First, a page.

Which process results in offspring that are genetically identical?

Which process results in offspring that are genetically identical?

Asexual reproduction involves one parent and produces offspring that are genetically identical to each other and to the parent. Sexual reproduction involves two parents and produces offspring that are genetically unique.

Which process occurs in their body somatic cells?


How do the number of chromosomes in a female scorpion’s egg cells compare with the number in her somatic cells?

How do the number of chromosomes in a female scorpion’s egg cells compare with the number in her body (somatic) cells? There are twice as many chromosomes in egg cells. There are half as many chromosomes in egg cells.

Which process must occur before mitosis and meiosis can occur?

The S phase of a cell cycle occurs during interphase, before mitosis or meiosis, and is responsible for the synthesis or replication of DNA. In this way, the genetic material of a cell is doubled before it enters mitosis or meiosis, allowing there to be enough DNA to be split into daughter cells.

What must occur before meiosis takes place?

Before meiosis actually begins, the DNA that is packaged into chromosomes must be fully copied. These two chromosomes are independent but very similar, and are termed homologues of each other. DNA replication occurs in the same fashion as it does during mitosis.

What must occur before mitosis takes place?

Mitosis itself consists of five active steps, or phases: prophase, prometaphase, metaphase, anaphase, and telophase. Before a cell can enter the active phases of mitosis, however, it must go through a period known as interphase, during which it grows and produces the various proteins necessary for division.

What are the four steps of mitosis in order?

These phases are prophase, prometaphase, metaphase, anaphase, and telophase. Cytokinesis is the final physical cell division that follows telophase, and is therefore sometimes considered a sixth phase of mitosis.

What triggers mitosis?

Abstract. Entry into mitosis is triggered by the activation of cyclin-dependent kinase 1 (Cdk1). This simple reaction rapidly and irreversibly sets the cell up for division.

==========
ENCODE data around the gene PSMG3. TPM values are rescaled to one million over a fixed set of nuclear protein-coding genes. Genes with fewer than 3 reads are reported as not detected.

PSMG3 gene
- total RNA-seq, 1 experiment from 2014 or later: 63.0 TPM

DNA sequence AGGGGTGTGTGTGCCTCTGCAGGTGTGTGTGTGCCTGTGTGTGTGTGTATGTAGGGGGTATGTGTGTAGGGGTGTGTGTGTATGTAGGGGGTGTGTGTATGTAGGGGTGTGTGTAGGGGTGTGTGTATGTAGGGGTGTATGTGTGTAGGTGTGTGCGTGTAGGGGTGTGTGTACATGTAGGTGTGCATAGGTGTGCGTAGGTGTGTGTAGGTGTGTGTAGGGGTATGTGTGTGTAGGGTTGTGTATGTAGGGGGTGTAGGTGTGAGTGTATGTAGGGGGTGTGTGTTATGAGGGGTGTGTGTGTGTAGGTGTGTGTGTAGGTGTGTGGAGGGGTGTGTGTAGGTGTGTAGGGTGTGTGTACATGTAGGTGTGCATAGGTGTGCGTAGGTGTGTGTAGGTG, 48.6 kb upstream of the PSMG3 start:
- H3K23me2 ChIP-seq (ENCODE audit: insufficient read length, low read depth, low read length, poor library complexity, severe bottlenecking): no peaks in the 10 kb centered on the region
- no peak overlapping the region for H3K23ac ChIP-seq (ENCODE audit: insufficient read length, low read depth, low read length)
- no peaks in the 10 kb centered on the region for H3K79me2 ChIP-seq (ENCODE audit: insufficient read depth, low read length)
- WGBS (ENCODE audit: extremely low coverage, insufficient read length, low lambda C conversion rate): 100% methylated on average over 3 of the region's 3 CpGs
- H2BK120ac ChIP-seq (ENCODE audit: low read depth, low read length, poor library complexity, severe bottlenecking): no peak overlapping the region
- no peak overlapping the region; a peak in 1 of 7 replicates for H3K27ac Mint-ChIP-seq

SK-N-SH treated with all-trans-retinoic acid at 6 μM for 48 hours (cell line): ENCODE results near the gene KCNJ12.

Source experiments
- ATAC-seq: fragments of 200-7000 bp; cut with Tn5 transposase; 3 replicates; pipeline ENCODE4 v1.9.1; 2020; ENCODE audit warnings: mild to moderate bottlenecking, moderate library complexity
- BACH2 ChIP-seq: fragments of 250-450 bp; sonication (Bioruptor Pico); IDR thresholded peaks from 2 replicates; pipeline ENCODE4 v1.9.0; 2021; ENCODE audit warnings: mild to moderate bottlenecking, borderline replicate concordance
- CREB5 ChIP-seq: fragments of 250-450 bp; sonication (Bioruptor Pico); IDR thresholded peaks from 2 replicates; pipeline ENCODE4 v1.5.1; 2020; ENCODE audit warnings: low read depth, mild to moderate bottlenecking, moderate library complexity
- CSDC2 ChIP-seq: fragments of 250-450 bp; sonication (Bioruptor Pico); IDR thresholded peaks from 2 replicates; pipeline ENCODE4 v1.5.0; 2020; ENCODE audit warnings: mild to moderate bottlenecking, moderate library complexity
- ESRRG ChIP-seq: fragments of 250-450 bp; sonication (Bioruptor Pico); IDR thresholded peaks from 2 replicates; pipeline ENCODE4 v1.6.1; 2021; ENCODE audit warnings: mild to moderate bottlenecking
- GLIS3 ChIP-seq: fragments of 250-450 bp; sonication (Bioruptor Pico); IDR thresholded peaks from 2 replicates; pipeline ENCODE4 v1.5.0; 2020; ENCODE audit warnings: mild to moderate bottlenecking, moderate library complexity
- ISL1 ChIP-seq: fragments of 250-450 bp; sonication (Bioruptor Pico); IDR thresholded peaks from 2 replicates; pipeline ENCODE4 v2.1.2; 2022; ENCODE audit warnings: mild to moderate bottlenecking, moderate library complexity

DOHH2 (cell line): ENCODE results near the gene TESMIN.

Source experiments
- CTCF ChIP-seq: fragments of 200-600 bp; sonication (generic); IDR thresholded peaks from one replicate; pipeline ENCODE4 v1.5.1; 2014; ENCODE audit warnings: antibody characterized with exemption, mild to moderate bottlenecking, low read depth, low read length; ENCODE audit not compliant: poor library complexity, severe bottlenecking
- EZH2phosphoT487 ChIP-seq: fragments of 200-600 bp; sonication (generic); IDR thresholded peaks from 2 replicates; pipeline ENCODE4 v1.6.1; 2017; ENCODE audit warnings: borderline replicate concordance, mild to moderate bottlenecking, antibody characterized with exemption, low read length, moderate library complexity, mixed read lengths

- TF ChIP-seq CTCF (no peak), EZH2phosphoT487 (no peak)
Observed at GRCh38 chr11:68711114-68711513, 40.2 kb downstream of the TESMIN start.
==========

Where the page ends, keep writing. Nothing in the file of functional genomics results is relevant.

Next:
What are the 3 steps of interphase?

Interphase is composed of G1 phase (cell growth), followed by S phase (DNA synthesis), followed by G2 phase (cell growth). At the end of interphase comes the mitotic phase, which is made up of mitosis and cytokinesis and leads to the formation of two daughter cells.

What major event occurs during interphase?

During interphase, the cell grows and the nuclear DNA is duplicated. Interphase is followed by the mitotic phase. During the mitotic phase, the duplicated chromosomes are segregated and distributed into daughter nuclei. The cytoplasm is usually divided as well, resulting in two daughter cells.

What is uncoiled stringy DNA called?


Which condition is evaluated at the G2 M checkpoint?

The G2 checkpoint ensures all of the chromosomes have been replicated and that the replicated DNA is not damaged before cell enters mitosis. The M checkpoint determines whether all the sister chromatids are correctly attached to the spindle microtubules before the cell enters the irreversible anaphase stage.

Is CDK present in G1 checkpoint?

Right panel (+G1/S cyclin): the G1/S cyclin is present and binds to the Cdk. The Cdk is now active and phosphorylates various targets specific to the G1/S transition. The phosphorylated targets cause the activation of DNA replication enzymes, and S phase begins.

Is CDK present in G2 checkpoint?

Cyclin B-CDK 1 Activity CyclinB-CDK1 activity is specific to the G2/M checkpoint. The combined activity and complex of Cdc2, Cdc25, and Plk1 with the accumulation of cyclin B activates the CyclinB-Cdc2 complex, promoting entry into mitosis.

Why is there a G1 S checkpoint?